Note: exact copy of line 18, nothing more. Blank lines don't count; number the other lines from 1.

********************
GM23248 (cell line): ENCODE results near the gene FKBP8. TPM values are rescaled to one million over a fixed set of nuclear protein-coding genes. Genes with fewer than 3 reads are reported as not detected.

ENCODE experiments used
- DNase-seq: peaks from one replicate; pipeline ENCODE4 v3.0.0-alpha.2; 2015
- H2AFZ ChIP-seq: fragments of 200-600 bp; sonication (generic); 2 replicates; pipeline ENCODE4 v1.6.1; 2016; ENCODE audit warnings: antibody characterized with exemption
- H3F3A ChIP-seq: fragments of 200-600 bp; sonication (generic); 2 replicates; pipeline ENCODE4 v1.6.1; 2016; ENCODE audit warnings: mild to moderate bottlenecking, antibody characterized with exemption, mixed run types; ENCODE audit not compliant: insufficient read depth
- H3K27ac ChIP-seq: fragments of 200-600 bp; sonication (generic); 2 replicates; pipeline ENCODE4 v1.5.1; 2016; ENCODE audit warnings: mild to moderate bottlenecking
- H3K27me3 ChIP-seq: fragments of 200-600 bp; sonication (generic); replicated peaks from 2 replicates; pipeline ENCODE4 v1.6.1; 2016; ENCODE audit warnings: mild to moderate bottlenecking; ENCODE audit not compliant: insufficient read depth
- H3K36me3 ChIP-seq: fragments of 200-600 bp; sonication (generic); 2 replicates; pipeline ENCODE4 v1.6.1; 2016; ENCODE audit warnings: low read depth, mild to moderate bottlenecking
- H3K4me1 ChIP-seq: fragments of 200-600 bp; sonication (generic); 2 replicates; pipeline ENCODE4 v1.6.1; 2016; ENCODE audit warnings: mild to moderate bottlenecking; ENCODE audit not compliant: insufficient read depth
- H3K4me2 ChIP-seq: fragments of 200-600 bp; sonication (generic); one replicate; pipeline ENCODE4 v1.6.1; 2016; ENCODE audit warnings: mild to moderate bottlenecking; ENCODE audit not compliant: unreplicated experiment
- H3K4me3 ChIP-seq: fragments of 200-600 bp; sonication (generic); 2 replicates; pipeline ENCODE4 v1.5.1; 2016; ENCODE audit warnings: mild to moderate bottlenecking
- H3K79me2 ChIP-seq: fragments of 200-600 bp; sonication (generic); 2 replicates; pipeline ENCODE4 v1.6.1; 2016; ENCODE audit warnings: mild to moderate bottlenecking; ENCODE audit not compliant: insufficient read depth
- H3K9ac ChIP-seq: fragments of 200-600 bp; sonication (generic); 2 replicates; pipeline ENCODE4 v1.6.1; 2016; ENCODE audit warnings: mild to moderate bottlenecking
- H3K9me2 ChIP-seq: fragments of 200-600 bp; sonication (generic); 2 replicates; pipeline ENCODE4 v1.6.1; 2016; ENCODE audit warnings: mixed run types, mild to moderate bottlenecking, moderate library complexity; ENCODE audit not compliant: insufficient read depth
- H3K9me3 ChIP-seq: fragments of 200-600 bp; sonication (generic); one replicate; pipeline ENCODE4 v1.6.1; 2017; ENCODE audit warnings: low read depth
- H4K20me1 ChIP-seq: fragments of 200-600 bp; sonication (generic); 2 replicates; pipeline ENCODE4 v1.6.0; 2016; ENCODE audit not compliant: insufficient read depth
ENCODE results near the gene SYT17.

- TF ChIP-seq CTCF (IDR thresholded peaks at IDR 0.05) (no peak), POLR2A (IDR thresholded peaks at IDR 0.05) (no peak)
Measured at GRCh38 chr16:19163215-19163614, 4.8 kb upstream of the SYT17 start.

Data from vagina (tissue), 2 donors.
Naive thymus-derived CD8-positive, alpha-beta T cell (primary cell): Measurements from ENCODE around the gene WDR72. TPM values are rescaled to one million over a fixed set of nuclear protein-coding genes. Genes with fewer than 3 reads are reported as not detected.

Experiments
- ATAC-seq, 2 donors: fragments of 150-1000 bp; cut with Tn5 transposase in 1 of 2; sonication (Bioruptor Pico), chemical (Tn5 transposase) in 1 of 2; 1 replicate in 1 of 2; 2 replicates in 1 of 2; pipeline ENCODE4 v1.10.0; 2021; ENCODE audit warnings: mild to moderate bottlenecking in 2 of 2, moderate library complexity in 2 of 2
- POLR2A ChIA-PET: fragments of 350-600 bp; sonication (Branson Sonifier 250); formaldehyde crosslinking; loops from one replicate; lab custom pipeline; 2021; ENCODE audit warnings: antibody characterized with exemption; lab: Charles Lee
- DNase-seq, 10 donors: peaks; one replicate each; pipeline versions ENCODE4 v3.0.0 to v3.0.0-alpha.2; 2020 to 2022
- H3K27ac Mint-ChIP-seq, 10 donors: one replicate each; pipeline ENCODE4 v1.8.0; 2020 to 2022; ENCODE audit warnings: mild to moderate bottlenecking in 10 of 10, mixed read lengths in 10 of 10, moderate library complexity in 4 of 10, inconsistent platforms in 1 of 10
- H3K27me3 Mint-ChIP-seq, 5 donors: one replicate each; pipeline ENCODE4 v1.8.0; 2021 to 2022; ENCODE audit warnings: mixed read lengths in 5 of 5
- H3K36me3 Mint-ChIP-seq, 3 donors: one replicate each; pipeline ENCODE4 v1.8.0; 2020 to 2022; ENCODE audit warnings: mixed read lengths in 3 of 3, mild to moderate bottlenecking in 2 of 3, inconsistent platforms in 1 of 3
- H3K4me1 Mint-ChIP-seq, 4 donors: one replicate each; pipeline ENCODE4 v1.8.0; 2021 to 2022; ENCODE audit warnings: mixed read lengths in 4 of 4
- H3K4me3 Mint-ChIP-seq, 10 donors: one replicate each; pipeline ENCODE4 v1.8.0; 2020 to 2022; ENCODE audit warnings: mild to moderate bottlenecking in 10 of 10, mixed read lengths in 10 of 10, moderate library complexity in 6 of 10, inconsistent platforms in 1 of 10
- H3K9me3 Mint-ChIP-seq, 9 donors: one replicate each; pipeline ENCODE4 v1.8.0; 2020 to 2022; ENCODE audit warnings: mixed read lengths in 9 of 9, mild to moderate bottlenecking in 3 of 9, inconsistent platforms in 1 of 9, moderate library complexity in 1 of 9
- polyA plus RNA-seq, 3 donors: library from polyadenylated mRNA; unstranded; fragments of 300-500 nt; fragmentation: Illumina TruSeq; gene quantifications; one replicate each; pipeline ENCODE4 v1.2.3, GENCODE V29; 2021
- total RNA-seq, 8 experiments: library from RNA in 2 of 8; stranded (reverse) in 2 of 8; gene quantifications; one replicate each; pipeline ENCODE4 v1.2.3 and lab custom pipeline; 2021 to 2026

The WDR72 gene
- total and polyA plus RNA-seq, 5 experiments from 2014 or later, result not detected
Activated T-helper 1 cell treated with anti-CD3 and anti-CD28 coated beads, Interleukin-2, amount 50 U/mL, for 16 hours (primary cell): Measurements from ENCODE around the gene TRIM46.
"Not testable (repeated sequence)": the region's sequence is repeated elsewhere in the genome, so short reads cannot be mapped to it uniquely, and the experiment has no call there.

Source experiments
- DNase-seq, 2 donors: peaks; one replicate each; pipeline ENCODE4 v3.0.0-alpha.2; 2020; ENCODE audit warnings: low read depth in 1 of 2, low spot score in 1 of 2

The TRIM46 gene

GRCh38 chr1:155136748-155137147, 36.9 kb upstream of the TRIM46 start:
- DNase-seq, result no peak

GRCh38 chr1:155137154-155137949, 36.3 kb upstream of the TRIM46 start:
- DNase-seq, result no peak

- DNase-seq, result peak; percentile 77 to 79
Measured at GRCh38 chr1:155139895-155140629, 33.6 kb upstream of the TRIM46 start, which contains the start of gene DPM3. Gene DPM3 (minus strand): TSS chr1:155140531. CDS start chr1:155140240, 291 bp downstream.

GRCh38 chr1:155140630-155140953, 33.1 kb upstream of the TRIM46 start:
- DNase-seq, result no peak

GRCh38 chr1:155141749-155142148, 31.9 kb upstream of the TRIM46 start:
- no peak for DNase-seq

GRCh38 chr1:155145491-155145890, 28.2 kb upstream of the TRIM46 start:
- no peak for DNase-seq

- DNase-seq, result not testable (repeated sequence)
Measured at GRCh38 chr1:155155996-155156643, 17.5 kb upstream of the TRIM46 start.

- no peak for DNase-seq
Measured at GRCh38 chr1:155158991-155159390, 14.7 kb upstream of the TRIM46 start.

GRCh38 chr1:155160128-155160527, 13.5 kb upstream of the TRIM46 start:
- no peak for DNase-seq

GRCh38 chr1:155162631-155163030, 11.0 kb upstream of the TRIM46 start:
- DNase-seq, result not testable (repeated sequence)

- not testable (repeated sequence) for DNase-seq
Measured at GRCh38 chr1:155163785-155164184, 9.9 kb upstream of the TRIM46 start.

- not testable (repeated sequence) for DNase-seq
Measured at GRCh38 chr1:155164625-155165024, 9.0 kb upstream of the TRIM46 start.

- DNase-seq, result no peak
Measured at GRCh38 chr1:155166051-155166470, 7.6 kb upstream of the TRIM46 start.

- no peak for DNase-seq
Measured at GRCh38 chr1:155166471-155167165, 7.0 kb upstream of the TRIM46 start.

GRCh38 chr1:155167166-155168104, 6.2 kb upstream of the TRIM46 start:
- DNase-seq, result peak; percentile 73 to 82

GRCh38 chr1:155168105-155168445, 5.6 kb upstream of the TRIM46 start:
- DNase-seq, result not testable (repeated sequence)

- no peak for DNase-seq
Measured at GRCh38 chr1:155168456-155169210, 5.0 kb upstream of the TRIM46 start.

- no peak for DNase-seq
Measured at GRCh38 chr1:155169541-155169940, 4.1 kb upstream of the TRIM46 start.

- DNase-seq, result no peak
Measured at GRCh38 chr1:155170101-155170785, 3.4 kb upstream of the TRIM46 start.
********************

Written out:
- TF ChIP-seq CTCF (IDR thresholded peaks at IDR 0.05) (no peak), POLR2A (IDR thresholded peaks at IDR 0.05) (no peak)